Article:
BP’s Alaskan Pipeline At Risk of Rupture

November 3, 2010

(ChattahBox U.S. News) – Receiving an “F” in most situations is tantamount to failing – and that’s just what many of BP’s Alaskan pipes appear to be doing, the Washington Post reports. BP recently assessed at least 148 of its pipelines on the Alaskan North Slope as “F-rank,” meaning that corrosion has infected more than 80 percent of the pipe’s wall, in many cases wearing down to a few thousandths of an inch of bursting.

Making matters worse, the thinning pipes are paired with aging turbines, as well as oil and waste holding tanks that are nearing the end of their life cycles. Add to that the fact that BP’s fire and gas warning systems have been deemed “unreliable” by BP workers, and a potential disaster could be looming in Alaska. In fact, some BP technicians indicate that fire and gas alarms are down about 30 percent of the time, and during those periods, BP uses “human fire detectors” in their place—a person that “sniffs for flammable materials and listens for the hiss of broken pipes,” the Post reports.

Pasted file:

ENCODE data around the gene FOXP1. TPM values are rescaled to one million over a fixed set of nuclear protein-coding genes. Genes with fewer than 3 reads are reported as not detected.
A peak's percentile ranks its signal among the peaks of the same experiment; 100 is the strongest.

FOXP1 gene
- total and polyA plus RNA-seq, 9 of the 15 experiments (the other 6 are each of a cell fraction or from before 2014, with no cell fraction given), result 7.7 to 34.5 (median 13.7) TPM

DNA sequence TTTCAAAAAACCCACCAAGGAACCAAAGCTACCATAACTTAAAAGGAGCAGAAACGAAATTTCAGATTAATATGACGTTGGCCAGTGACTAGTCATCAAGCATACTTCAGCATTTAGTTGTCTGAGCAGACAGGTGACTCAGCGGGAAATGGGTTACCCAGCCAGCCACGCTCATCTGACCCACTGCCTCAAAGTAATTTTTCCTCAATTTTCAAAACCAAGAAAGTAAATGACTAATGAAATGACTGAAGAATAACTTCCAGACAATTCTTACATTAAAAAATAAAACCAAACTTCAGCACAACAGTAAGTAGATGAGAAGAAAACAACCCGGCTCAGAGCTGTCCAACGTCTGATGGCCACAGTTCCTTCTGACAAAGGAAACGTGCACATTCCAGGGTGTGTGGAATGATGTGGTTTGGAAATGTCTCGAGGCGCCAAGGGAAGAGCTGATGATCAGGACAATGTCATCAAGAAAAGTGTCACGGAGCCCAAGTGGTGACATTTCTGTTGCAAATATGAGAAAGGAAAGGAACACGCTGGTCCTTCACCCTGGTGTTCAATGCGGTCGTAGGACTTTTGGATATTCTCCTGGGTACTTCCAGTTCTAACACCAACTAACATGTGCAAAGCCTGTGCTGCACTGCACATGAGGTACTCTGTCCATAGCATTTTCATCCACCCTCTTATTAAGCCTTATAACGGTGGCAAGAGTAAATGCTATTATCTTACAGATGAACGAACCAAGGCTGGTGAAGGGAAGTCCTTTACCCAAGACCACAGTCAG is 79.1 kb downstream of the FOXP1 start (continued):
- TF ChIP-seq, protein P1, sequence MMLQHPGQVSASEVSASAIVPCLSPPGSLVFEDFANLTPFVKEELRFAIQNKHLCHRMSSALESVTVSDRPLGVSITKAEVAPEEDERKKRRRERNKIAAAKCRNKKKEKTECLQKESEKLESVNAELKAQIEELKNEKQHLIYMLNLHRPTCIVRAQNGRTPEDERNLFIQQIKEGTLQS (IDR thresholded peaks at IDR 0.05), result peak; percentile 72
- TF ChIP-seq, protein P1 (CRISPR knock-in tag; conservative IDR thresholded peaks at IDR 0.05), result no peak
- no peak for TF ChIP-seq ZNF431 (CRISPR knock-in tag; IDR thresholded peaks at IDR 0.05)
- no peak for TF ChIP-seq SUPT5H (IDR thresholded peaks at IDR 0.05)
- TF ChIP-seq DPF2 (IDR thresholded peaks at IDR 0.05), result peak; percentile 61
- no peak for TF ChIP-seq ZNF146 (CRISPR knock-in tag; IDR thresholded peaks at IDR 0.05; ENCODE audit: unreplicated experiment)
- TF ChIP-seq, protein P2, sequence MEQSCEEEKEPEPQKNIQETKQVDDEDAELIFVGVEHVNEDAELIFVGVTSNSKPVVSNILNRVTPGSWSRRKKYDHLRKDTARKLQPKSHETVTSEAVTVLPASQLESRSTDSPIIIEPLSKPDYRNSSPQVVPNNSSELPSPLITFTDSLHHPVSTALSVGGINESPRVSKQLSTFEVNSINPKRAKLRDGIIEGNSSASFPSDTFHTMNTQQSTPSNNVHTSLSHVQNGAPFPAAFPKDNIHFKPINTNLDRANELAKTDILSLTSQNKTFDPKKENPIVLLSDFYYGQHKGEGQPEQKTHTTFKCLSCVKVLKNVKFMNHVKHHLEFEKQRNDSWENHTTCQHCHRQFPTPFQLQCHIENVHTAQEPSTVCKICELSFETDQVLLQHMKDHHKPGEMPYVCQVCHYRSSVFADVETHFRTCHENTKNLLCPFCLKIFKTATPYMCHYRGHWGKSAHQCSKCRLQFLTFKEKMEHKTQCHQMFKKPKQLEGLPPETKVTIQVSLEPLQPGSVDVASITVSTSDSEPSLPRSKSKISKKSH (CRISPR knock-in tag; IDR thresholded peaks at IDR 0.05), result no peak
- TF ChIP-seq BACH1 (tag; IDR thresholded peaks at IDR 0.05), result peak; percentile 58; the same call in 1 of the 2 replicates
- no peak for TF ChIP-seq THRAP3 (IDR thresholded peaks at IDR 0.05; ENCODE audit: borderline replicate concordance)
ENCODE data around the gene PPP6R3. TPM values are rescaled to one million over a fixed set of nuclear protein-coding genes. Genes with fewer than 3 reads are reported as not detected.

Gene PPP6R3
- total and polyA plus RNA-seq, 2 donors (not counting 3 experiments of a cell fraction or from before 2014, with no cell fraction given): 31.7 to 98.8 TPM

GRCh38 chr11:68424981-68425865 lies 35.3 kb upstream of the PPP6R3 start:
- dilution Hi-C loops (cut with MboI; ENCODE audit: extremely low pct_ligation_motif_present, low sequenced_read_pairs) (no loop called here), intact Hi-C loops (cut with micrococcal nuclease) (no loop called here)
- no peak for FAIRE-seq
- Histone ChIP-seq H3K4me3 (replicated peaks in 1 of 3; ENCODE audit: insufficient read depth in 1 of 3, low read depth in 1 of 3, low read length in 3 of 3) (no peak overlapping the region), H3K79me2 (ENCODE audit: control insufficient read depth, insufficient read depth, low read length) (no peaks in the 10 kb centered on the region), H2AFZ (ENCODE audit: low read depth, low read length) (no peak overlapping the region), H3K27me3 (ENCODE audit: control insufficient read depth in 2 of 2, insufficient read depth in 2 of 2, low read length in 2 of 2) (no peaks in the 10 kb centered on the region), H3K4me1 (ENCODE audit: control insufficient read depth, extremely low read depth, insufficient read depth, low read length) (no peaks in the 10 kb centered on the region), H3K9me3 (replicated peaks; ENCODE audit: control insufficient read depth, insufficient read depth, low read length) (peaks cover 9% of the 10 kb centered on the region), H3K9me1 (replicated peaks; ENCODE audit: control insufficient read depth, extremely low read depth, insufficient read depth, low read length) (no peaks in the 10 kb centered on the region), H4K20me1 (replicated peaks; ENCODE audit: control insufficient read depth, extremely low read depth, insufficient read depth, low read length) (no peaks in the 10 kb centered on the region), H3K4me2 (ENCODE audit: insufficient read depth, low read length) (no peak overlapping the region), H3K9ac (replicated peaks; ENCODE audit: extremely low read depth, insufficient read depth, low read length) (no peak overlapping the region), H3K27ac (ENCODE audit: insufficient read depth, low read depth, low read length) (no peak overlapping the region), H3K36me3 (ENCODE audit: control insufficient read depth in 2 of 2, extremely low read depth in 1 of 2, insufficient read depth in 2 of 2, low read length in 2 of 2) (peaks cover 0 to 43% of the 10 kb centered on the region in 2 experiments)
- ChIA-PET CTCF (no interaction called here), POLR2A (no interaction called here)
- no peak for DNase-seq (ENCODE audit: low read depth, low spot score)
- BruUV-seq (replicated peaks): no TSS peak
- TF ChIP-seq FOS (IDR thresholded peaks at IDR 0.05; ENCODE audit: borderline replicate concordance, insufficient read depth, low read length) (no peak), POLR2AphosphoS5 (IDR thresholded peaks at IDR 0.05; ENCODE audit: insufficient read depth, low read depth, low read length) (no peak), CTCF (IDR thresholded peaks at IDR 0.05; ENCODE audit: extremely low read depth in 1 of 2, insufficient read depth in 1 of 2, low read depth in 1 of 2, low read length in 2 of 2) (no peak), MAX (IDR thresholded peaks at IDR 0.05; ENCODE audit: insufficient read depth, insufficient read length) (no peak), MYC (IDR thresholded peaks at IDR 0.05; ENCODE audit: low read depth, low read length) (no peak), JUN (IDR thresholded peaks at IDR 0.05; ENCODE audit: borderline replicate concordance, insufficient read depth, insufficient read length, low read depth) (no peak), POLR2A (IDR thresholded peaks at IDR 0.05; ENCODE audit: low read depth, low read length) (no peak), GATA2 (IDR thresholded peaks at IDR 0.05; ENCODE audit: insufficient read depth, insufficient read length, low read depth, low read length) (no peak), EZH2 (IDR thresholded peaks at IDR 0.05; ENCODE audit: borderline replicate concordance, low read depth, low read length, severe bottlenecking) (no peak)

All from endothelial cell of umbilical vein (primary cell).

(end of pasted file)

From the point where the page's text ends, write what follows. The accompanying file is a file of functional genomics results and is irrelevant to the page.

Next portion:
BP acknowledges that its Oct. 1 internal maintenance report (which was obtained by journalism group ProPublica) did include some F-rankings, but the company spokesman also noted that F-rankings do not necessarily indicate current safety risk and said that BP will repair the defective lines and equipment, the Post indicates.


Comments

Got something to say? **Please Note** - Comments may be edited for clarity or obscenity, and all comments are published at the discretion of ChattahBox.com - Comments are the opinions of the individuals leaving them, and not of ChattahBox.com or its partners. - Please do not spam or submit comments that use copyright materials, hearsay or are based on reports where the supposed fact or quote is not a matter of public knowledge are also not permitted.